Last Week on the Disapprovers: The sysadmin turns out to be a decent hoomin and helps the Disapprovers complete the bust. He removed the remaining critters from cages and replaced them with stuffed toys. The crew leaves the lab a little bit ahead of schedule.
When we got out of Singularia, the temporary shelter felt deceptively quiet. The faint glow from her tissue over the ceiling made the place feel almost serene. Abby organized a triage and grouped the rescuees by the severity of their conditions. There was a small group that seemed fine. They were snacking on some fresh veg and fruit or having fresh hay. Some of them were sniffing the strange thing that hay was to them. There was a significant group that was not doing well at all. Pancake and Molly were taking them one by one into Singularia and were returning with them completely restored -- physically at least.
I was happy to drop my vest and all my stuff. Bruno gladly untangled himself from his panzer-darter and set it down. Our new ratty friends, Sammy and Quinn, were fascinated by the surroundings. They were very curious and almost ran off into the wreckage before Izzy grabbed and pulled them back. Penny and Ava were helping Abby get the rescuees ready for transit to their shelters and foster homes. They were trying to group them according to how they bonded and were getting their care supplies ready. Ratties were snacking and taking it all in, especially Zeus. He looked extremely fond of what had transpired tonight. Molly was ecstatic. She binkied on and on. Where did she get all that energy? Then again, the bust had started with the memories of her friends in the lab. No wonder she was bursting with joy. Talk about swapping a nightmare for a dream come true.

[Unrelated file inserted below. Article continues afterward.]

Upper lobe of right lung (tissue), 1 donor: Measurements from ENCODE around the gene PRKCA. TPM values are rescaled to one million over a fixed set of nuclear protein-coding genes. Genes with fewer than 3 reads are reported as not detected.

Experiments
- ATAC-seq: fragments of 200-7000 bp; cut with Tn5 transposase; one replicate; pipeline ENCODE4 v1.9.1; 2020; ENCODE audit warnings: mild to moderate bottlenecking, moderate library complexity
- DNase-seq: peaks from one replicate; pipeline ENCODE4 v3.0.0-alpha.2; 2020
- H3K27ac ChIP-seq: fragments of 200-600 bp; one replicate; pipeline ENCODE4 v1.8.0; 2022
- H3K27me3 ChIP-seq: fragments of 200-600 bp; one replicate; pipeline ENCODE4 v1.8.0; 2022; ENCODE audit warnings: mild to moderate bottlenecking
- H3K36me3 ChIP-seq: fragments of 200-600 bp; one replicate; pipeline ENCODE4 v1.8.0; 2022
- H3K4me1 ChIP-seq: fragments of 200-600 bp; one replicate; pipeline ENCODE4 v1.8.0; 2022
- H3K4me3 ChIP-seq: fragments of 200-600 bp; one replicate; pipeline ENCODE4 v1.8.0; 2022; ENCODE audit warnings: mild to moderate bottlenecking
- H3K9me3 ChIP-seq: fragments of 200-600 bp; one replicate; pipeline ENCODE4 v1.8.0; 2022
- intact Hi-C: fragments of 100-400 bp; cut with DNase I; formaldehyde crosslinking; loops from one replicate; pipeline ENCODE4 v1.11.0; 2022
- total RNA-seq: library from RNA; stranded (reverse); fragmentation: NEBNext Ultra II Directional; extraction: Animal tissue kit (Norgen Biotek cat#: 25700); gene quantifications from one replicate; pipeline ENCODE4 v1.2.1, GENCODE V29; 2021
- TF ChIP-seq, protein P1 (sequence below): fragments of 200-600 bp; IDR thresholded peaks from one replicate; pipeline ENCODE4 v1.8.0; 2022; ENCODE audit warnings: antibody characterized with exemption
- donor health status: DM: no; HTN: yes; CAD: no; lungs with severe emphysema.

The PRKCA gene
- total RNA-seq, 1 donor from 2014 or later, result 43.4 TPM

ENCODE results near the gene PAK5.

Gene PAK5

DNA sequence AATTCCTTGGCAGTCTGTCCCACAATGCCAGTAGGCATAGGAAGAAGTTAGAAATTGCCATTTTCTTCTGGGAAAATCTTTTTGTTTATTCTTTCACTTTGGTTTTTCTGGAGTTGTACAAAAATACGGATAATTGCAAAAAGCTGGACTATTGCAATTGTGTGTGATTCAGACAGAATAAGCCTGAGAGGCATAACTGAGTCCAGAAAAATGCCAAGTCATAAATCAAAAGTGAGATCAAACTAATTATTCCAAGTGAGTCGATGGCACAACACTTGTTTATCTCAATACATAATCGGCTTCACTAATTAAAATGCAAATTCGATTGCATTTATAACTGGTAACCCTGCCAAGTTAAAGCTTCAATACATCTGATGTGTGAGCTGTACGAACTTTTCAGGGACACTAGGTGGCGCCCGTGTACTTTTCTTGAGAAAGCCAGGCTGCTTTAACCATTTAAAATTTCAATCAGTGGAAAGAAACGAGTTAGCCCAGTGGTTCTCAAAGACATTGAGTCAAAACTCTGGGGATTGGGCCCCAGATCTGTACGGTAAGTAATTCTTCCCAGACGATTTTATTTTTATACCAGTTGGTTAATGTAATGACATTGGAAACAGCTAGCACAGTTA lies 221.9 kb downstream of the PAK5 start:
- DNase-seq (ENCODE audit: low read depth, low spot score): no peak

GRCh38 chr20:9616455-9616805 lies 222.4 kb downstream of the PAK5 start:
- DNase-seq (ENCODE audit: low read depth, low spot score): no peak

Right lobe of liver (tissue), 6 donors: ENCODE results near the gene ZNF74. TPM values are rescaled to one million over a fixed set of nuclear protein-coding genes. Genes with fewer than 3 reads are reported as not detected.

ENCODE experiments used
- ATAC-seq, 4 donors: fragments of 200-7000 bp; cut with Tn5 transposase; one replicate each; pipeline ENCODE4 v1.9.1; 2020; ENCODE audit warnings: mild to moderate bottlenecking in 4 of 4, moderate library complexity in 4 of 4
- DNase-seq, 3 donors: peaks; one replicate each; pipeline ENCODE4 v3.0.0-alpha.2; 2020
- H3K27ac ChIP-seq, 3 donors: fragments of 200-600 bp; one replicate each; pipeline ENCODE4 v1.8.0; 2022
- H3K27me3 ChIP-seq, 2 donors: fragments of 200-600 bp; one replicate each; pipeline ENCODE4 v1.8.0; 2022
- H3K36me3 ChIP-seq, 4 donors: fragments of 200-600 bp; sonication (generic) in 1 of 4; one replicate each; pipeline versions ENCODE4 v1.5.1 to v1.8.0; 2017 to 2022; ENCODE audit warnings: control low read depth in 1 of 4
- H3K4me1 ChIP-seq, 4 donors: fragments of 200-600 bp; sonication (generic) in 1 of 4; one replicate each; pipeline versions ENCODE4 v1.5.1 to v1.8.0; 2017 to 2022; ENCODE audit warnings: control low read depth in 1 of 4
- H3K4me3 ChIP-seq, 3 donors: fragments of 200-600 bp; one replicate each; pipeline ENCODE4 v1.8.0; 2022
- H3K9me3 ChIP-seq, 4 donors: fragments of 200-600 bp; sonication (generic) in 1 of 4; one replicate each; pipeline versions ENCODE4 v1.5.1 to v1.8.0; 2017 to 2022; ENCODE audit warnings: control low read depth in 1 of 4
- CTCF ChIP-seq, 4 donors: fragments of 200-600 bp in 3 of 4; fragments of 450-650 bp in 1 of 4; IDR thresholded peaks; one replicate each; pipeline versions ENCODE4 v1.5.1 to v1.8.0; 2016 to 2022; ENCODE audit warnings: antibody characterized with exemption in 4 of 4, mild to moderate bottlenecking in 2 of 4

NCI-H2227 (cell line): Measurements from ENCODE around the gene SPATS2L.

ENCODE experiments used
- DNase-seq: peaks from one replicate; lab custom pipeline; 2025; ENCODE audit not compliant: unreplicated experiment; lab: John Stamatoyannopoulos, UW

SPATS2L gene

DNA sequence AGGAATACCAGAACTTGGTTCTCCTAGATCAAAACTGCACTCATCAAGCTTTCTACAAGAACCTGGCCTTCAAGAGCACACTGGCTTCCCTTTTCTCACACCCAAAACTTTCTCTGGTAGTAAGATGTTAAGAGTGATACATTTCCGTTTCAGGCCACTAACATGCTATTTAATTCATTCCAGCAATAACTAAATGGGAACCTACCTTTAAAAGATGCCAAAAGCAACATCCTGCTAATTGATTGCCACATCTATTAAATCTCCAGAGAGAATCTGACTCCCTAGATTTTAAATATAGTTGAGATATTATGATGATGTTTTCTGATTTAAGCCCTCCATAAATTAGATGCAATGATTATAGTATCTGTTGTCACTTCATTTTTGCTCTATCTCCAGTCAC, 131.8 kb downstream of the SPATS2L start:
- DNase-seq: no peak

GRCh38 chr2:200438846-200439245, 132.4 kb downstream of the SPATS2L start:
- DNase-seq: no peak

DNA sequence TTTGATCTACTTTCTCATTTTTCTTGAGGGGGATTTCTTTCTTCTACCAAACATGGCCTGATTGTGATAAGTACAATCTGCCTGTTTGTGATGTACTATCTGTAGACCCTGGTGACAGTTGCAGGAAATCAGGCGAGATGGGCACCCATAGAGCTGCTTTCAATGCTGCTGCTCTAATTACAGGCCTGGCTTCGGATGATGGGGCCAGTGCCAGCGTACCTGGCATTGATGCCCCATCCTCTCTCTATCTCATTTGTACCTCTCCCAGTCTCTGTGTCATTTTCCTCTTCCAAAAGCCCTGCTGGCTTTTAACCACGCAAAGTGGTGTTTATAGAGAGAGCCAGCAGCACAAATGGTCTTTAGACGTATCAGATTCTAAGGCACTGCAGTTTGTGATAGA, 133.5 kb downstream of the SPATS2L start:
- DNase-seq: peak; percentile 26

Freddie, on the other hand, turned away and went to sit next to Frankie's body. Izzy joined him.
I started to feel the weight of the night in my bones, and my stomach felt sour. I drained the rest of my water and went over to Abby to ask if I could help with anything. We were reaching the cut-off time for tonight's expedition, and we had a decision to make. Do we stay here, everybun, and carry on with the restorations and transfers, or do we break and continue the next night? When we realized that hoomins would be arriving at the shelters and getting up at the foster homes, our paws were forced. We had talked about it before, but from all the excitement and exhaustion, we ended up re-discovering that little tidbit. We discussed what would happen to our hoomins if they found us all gone one morning. No matter how we tried to justify such an incident during the tabletop simulations, the hoomins never returned to "normal". We thought we could convince them that it was the party the night before, or that the mushroom pierogies were a bit too far on the magical side, but we could never make it stick completely.